Living with MS: “I get by on two wheels, but I want to run again”

Allen Stone is a 59-year-old American going on 49, proud resident of cool Stroud Green in North London. Although an active man for most of his life, being a runner and a tennis player, Allen was handed one of those unasked presents from life: multiple sclerosis (MS). I visited him to find out about life with MS and how he keeps up with MS-related scientific research.

When were you diagnosed with MS?

“I was first diagnosed in 1996, but had my first major relapse in 1989, so I’ve had MS for 30 years. First I had the relapsing-remitting type, but now it has turned into progressive [the type of MS where there aren’t any periods of recovery for the patient any more].”

How would you describe it affected your life and your daily routine?

“For a long time — about 20 years — it didn’t really affect me much, as I was fairly asymptomatic, but in the last 10 years I started limping a bit. Your balance sort of goes, and I stopped being able to run.

“It took me about three years to get into my head that I had it and to mentally deal with it.”

“[What helps] is that these days I’ve got a very good neurologist, but my first one wasn’t sure what he was about.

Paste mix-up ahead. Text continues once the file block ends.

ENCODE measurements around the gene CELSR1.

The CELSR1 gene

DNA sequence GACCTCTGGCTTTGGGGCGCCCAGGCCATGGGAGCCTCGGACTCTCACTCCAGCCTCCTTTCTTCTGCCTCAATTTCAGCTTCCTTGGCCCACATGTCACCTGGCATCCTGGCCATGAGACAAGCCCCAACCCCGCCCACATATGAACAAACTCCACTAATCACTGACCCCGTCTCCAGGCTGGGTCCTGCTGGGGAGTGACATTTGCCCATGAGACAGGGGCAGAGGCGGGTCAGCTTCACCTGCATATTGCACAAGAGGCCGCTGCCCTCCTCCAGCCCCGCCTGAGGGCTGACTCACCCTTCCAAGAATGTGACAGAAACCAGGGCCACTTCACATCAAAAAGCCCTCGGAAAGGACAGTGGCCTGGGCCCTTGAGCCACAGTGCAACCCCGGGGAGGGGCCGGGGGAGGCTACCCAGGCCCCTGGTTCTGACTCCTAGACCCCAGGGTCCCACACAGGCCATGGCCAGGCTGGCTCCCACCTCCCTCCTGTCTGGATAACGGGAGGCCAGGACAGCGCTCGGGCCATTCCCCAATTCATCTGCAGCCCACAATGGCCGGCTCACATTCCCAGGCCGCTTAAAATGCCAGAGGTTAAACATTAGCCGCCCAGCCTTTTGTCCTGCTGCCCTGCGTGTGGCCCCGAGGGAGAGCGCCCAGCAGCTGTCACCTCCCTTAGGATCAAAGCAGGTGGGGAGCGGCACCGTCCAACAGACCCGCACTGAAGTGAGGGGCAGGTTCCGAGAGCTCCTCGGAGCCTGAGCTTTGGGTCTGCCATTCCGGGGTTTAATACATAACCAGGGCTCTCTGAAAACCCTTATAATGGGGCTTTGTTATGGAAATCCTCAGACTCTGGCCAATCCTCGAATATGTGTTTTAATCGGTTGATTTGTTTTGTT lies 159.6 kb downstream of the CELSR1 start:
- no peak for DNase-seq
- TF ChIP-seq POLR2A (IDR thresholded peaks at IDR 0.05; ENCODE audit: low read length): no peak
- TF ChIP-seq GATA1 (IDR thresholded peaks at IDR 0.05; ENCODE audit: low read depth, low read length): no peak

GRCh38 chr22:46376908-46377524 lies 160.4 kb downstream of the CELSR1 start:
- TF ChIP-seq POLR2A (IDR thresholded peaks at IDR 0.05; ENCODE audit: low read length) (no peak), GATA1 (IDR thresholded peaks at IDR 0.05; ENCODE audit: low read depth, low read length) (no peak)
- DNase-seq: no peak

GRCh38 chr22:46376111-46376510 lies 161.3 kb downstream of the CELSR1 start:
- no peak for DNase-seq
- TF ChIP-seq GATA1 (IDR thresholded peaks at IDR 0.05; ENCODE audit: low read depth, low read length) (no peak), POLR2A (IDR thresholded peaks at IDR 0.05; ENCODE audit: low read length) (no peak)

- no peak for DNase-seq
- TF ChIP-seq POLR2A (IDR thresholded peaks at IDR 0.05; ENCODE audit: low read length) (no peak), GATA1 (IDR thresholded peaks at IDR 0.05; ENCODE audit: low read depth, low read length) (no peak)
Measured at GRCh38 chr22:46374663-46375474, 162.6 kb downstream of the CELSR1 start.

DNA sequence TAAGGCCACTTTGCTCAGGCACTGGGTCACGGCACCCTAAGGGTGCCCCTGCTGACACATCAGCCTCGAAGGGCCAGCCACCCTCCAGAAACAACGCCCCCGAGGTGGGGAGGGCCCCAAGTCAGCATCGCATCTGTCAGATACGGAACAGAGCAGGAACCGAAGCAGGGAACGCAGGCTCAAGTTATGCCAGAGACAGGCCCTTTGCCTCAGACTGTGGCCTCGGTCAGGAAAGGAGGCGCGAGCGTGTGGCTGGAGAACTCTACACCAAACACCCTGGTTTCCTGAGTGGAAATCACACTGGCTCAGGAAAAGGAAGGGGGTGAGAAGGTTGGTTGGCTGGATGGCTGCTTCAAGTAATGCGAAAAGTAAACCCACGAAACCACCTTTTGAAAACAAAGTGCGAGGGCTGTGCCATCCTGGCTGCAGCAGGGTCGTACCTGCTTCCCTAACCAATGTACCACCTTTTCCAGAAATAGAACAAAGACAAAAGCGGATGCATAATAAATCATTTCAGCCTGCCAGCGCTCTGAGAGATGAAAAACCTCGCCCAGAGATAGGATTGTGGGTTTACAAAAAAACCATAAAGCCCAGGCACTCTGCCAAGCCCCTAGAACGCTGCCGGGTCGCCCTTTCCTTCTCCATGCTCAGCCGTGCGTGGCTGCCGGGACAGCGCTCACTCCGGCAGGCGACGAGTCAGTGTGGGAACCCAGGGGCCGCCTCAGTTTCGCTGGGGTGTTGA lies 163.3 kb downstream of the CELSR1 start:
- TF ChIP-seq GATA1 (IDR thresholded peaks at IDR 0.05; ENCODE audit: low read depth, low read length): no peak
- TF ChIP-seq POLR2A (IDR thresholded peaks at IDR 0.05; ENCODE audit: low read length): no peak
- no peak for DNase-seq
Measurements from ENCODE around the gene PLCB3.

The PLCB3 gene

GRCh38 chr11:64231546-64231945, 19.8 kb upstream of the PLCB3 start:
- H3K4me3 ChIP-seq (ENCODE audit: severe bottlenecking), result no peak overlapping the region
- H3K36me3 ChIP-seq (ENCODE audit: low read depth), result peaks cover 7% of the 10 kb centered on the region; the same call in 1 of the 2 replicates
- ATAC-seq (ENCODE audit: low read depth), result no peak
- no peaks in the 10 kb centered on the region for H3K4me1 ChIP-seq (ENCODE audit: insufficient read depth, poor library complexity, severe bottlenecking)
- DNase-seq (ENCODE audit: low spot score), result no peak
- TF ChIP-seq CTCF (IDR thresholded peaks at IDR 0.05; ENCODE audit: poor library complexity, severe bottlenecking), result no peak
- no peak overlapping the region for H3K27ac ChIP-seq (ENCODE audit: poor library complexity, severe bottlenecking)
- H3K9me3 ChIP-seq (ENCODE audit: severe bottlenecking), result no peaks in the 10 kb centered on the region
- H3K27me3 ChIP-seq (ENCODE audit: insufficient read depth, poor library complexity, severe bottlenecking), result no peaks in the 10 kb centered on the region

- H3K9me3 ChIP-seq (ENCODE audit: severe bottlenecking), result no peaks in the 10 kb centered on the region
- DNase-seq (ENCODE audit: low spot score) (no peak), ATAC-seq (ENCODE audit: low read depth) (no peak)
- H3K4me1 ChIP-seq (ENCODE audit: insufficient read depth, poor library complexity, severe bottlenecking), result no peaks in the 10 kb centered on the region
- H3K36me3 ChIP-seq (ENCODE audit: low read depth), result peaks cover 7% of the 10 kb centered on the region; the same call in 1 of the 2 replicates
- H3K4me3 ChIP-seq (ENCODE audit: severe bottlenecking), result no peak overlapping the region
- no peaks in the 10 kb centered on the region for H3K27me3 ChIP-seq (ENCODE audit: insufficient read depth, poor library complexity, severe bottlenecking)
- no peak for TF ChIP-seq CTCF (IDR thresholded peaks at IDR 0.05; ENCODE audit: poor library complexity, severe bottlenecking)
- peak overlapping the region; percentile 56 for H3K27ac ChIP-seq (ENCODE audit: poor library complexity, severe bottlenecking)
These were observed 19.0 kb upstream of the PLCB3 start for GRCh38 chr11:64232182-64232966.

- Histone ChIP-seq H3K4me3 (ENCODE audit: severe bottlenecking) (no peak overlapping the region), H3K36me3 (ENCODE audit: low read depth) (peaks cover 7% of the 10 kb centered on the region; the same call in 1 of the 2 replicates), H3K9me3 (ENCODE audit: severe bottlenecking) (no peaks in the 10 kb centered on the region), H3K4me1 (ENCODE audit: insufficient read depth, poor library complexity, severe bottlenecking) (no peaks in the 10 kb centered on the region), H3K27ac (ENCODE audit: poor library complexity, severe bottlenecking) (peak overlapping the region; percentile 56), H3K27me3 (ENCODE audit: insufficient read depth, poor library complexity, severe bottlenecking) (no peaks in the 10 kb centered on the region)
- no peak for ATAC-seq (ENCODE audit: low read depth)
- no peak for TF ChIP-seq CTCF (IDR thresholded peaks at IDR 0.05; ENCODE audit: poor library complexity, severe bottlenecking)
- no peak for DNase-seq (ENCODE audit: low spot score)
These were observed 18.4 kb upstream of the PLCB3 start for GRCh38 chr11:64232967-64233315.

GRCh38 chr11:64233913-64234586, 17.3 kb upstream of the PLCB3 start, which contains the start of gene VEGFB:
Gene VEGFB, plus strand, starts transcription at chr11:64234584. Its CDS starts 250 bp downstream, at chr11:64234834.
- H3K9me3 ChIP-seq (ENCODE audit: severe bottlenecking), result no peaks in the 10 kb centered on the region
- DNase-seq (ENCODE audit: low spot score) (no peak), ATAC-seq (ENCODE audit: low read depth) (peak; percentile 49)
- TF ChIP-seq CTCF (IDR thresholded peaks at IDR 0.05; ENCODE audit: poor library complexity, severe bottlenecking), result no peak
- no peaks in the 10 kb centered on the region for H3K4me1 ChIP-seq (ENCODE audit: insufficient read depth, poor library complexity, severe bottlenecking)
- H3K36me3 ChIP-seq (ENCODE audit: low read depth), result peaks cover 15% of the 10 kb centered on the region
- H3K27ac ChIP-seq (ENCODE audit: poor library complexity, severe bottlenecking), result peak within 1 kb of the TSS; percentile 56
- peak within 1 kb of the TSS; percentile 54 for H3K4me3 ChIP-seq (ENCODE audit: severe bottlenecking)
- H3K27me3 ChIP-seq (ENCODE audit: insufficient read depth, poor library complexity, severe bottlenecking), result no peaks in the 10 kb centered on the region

“Looking at the MRI scan at the time of my diagnosis he pointed out the lesions [areas with nerve-coating damage] in my brain, but was not able to tell me how bad it was going to be.”

From that time, Allen started limping and dragging his feet. It’s easier for him to get from A to B by cycling than walking. He also experienced muscle stiffness and occasional blurry vision.

Allen finds it easier to cycle than to walk. In this Australian awareness campaign a non-responsive, hard-to-balance bike serves as an analogy to describe symptoms of MS.

How did people react to you having MS?

“It was mostly me projecting what I thought people react to. And unfortunately one of my first experiences was work related. I work as a contractor, and I turned up at one of my jobs limping. It became a bit obvious that I wasn’t ‘100 percent pucca’. And I got fired. I got released from a job because the Project Manager didn’t like the fact that I had it.